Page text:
Redox and examples





Reactions that involve a change in oxidation number are called
oxidation-reduction reactions. An element is oxidized if the oxidation number
has become more positive in value. For example, in the equation:


the oxidation number of zinc has changed from 0 to +2. The term reduction
describes the opposite process, in which the oxidation number becomes more
negative in value. In the same equation, for example, the hydrogen is reduced.
The oxidation number has changed from +1 to 0. If everything is counted
through the entire equation, oxidation and reduction are equal and balance to
0.
BATTERY AND FUEL CELLS
When electric energy is needed, batteries and fuel cells are one way to
provide it. A battery chemically stores and then releases energy. A fuel cell
converts energy produced by a chemical reaction directly into usable power.
Batteries range in size from single-cell models smaller than coins to
multi-cell units that fill large rooms. Portable radios, pocket calculators, watches,
and hearing aids are typical devices powered by batteries. Very large battery
installations supply standby energy for equipment such as that in telephone
exchanges.
Alessandro Volta, an Italian professor, devised the first battery in 1800 to
provide steady electric current for study and practical use. Before that time,
only static electricity--a novelty with no practical value--could be produced.
Batteries are either primary or secondary. A primary battery produces its
energy by consuming one of the chemicals it contains. When the chemical is
gone, the battery no longer produces energy and must be replaced. The
carbon-zinc batteries used in flashlights and tape recorders are primary.
Secondary batteries, or storage batteries, obtain energy by transforming certain
kinds of chemicals to other kinds. When the change is complete, the battery no
longer produces energy. It can be renewed, or recharged, however, by sending
current from another source through it to restore the chemicals to their original
state. An automobile battery, called a lead-acid battery, is secondary.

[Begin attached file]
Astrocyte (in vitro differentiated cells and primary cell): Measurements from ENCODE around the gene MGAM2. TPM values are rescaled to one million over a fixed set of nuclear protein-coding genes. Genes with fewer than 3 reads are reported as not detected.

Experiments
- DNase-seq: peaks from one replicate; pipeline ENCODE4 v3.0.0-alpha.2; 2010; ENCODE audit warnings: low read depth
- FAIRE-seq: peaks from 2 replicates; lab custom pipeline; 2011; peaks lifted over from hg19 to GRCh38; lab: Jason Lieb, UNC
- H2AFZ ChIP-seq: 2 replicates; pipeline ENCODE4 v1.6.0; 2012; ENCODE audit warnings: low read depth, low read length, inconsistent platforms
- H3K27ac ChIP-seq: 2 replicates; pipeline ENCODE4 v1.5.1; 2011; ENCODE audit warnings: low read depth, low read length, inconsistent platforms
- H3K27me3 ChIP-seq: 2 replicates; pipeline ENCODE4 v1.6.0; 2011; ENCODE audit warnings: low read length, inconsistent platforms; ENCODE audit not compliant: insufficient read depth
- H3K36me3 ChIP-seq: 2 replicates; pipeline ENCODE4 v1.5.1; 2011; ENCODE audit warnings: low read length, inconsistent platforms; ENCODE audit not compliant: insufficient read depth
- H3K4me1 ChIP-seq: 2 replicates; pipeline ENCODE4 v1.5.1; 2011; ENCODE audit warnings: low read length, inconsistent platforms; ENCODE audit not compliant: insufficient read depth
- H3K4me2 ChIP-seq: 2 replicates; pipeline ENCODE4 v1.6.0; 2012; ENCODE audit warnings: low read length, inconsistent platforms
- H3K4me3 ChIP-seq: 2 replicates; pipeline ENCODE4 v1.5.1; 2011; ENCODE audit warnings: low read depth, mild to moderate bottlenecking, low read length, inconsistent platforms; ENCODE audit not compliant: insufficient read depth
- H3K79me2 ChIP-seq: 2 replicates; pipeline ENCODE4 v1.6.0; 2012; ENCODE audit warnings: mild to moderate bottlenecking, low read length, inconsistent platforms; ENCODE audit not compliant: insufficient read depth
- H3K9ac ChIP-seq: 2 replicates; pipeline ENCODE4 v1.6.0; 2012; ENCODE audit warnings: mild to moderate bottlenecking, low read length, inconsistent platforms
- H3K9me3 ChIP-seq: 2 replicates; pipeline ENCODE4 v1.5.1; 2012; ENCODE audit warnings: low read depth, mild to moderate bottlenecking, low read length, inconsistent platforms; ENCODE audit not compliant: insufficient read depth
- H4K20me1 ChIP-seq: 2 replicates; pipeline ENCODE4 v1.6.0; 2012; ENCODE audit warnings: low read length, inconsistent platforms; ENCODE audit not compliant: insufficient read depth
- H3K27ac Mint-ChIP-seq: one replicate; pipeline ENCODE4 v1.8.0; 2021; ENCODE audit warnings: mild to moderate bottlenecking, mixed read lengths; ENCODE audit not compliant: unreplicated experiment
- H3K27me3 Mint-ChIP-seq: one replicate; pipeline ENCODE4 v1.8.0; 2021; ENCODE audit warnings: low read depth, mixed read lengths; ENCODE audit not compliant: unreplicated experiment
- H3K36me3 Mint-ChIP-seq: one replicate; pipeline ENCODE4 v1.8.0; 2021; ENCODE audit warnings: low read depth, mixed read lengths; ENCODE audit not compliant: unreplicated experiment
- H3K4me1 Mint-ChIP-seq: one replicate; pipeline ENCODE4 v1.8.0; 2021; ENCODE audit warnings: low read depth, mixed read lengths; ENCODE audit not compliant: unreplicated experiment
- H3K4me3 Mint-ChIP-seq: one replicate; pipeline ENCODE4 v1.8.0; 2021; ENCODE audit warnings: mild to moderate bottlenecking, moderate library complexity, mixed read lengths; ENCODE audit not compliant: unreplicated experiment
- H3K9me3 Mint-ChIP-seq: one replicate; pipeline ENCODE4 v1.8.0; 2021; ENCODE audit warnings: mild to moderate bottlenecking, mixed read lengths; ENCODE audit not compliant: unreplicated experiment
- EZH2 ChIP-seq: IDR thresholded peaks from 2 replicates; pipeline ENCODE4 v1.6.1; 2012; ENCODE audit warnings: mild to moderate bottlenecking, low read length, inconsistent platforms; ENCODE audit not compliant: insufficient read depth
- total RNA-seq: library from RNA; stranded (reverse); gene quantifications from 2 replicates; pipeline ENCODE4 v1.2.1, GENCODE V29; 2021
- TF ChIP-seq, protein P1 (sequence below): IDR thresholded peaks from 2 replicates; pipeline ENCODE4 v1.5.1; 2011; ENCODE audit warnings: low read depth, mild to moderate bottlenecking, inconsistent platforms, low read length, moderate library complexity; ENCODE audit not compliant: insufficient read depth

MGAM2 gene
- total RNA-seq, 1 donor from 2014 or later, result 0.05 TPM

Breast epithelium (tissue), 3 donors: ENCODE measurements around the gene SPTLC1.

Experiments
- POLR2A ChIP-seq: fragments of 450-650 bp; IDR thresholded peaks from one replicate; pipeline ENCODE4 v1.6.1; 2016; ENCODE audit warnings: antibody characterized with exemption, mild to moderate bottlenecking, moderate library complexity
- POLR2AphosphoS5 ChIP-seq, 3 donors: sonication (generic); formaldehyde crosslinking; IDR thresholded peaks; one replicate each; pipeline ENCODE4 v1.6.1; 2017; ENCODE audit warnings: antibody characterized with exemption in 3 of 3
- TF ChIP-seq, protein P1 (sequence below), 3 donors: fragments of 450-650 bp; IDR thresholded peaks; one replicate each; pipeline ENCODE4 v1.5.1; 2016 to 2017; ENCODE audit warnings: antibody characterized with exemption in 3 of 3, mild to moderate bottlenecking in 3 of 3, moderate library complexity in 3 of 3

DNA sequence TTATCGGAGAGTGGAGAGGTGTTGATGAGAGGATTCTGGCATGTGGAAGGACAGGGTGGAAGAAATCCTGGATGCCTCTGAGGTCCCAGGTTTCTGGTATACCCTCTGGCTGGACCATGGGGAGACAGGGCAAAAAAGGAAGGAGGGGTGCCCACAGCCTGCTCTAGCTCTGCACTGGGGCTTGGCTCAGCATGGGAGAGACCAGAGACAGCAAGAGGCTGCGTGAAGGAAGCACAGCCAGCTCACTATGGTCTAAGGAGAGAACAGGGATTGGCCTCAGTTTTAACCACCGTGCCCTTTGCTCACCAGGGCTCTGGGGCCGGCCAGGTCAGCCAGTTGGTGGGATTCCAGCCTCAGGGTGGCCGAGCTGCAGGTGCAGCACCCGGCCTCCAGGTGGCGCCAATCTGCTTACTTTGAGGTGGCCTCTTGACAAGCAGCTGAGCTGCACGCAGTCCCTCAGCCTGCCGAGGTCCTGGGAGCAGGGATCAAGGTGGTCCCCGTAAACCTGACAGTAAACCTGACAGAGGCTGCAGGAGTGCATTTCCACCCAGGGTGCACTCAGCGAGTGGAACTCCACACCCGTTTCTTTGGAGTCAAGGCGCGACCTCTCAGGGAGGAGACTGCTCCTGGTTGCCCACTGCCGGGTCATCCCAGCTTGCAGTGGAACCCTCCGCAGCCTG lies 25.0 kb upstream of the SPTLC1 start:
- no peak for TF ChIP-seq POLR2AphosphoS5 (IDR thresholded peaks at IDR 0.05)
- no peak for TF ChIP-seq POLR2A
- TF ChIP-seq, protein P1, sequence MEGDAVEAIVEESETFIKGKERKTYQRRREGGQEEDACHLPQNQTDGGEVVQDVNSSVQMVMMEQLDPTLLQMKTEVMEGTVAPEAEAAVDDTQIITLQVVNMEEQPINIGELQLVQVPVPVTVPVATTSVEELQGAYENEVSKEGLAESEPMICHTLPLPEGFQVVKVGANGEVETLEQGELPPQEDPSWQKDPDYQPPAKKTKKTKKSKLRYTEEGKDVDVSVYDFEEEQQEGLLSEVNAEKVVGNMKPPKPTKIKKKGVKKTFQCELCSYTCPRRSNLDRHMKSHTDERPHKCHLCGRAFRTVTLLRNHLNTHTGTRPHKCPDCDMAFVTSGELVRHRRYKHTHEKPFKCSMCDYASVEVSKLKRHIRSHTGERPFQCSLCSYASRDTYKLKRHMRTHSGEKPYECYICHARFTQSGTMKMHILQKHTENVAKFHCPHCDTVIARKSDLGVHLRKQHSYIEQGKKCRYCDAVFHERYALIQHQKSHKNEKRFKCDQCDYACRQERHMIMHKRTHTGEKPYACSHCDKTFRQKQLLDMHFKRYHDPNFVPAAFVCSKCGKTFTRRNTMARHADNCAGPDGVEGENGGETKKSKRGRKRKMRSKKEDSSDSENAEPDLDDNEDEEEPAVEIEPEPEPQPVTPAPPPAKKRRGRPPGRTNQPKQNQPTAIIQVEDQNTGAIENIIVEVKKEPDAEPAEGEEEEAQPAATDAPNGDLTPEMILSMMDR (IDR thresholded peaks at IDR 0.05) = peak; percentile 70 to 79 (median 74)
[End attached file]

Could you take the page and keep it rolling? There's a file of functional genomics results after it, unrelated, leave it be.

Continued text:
The simplest arrangement of parts that will produce current is called a
cell. A battery combines two or more cells to produce higher voltage or more
current. Connecting the cells in series increases the voltage. Connecting them in
parallel raises the current, or amperage.
A very simple form of cell is one called a voltaic cell, in honor of Volta. It uses a
strip or rod of copper, another of zinc, and sulfuric acid mixed with water. The
pieces of metal are called electrodes. The solution is called the electrolyte. The
copper electrode is the cathode, or positive electrode, because it has a positive
electric charge. The zinc electrode is the anode, or negative electrode,
because it has a negative electric charge.
When the cell is not in use, the molecules of the acid in the electrolyte
separate into electrically charged portions called ions. In chemical symbols, this
means the sulfuric acid electrolyte (H2SO4) dissociates into two positively
charged hydrogen (2H+) ions and one negatively charged sulfate ion (SO4=).
Note that the sulfate ion has a double negative charge, indicated by the two
minus signs. The copper electrode can start electric current flowing as soon as it
is connected outside the cell to the zinc electrode. It can do this because
copper attracts electrons, which make up the current, more strongly than zinc
does.
The copper electrode cannot attract electrons through the electrolyte,
however, because electrons have a negative electric charge like the sulfate
ions. The negative charges repel each other, and this stops the flow of electrons.
Once the copper electrode starts drawing electrons through an external
connection, a chemical reaction helps to keep the current going. Every zinc
atom that loses electrons to the copper electrode becomes a zinc ion (Zn++)
with a double positive charge. Sulfate ions promptly attract the zinc ions into the
solution where they combine to form dissolved zinc sulfate (Zn++ + SO4 =
ZnSO4).
Before the action starts, the sulfate and hydrogen ions cancel each other
electrically in the solution. Once the hydrogen ions (2H+) are free, they seize
electrons at the copper electrode, become normal hydrogen atoms (H), and
form bubbles of gaseous hydrogen (H2). This allows the copper electrode to
draw more electrons, which keeps the current flowing. In the process, acid and
zinc are consumed. When either is used up, the battery fails.
The simple voltaic cell cannot operate very long because the bubbles of
hydrogen gas that collect at the copper electrode act as an insulator, stopping
further electron flow. This blockage is called polarization. In 1836 John F. Daniell,
an English chemist, produced a cell that was not subject to polarization. In the
Daniell cell, the copper electrode forms the outer shell of